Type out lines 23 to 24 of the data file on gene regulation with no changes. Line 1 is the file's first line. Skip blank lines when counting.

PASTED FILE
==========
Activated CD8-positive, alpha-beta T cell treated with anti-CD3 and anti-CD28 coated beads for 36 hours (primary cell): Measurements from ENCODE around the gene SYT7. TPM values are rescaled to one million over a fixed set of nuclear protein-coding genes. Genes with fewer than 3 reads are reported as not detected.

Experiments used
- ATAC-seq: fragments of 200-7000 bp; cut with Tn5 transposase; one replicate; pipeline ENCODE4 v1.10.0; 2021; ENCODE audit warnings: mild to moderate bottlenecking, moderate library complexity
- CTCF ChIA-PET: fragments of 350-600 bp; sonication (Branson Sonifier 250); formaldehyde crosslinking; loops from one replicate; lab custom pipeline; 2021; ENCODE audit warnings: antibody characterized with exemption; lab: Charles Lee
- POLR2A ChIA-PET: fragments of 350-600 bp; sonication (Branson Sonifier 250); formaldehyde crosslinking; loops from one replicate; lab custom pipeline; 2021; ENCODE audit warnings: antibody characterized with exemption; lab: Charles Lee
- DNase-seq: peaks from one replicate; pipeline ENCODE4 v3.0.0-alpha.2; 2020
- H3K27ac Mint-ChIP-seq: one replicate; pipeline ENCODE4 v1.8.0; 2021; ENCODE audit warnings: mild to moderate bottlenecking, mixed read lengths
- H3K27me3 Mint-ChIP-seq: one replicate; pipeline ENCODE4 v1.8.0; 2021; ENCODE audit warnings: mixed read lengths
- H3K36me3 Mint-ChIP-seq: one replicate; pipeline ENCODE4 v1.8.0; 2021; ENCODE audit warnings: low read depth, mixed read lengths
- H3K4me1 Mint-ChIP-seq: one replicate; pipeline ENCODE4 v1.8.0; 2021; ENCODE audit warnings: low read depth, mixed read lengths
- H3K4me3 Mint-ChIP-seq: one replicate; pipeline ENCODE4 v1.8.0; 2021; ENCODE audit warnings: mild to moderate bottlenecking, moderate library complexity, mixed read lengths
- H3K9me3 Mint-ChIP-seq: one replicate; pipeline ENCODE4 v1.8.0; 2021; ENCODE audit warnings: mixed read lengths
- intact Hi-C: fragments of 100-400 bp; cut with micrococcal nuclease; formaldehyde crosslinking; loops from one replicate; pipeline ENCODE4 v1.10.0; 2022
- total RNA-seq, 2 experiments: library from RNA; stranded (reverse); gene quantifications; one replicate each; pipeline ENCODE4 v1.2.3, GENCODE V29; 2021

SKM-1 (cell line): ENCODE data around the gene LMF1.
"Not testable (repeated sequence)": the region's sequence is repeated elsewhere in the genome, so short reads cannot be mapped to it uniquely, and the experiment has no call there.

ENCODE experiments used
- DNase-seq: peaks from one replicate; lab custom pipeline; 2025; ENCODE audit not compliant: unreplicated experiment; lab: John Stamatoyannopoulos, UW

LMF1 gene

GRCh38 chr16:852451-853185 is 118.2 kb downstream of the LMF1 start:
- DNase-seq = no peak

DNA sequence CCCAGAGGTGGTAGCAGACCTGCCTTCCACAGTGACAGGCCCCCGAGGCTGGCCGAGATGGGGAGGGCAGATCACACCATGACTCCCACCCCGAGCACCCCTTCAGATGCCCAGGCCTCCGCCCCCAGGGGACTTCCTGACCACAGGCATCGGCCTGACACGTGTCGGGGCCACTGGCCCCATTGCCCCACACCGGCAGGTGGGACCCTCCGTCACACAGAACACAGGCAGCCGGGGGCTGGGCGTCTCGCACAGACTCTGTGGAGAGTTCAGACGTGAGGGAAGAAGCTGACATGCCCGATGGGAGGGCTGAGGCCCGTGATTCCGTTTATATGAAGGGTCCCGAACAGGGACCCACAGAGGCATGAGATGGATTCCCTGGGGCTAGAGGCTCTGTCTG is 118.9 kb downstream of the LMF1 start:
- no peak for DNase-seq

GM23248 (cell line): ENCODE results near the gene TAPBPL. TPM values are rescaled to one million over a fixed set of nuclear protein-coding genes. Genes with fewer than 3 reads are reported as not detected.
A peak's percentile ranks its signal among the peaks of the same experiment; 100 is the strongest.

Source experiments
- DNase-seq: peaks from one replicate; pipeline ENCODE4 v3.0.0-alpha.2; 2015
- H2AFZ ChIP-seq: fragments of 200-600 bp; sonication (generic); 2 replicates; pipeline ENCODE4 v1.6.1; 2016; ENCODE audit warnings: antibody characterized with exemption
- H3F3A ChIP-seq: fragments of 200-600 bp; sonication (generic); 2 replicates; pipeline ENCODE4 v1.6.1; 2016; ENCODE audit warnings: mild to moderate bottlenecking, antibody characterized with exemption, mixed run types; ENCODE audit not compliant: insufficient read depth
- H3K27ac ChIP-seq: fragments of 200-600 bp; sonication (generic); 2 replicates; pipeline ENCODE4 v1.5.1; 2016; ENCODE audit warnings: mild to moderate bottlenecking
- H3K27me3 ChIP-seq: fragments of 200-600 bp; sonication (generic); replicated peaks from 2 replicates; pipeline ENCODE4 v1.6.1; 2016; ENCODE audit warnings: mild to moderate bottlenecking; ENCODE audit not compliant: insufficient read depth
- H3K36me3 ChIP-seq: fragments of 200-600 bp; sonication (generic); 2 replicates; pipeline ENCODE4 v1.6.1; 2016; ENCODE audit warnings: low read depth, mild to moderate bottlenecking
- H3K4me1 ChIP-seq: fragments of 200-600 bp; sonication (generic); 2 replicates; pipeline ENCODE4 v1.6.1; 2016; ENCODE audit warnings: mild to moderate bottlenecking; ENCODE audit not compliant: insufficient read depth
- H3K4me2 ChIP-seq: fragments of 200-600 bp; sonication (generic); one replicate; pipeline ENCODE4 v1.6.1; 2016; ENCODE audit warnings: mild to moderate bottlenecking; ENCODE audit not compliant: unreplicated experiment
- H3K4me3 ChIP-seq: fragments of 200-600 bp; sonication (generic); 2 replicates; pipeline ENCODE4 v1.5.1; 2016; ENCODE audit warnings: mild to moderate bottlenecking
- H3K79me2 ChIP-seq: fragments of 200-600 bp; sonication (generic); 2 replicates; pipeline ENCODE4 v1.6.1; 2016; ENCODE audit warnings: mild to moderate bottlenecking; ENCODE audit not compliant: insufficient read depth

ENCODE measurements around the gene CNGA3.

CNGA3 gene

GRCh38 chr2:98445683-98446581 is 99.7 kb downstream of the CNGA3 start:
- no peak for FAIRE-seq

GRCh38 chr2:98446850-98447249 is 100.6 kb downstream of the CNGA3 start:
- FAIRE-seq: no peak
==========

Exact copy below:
- no peak for DNase-seq

GM23248 (cell line): ENCODE results near the gene TAPBPL. TPM values are rescaled to one million over a fixed set of nuclear protein-coding genes. Genes with fewer than 3 reads are reported as not detected.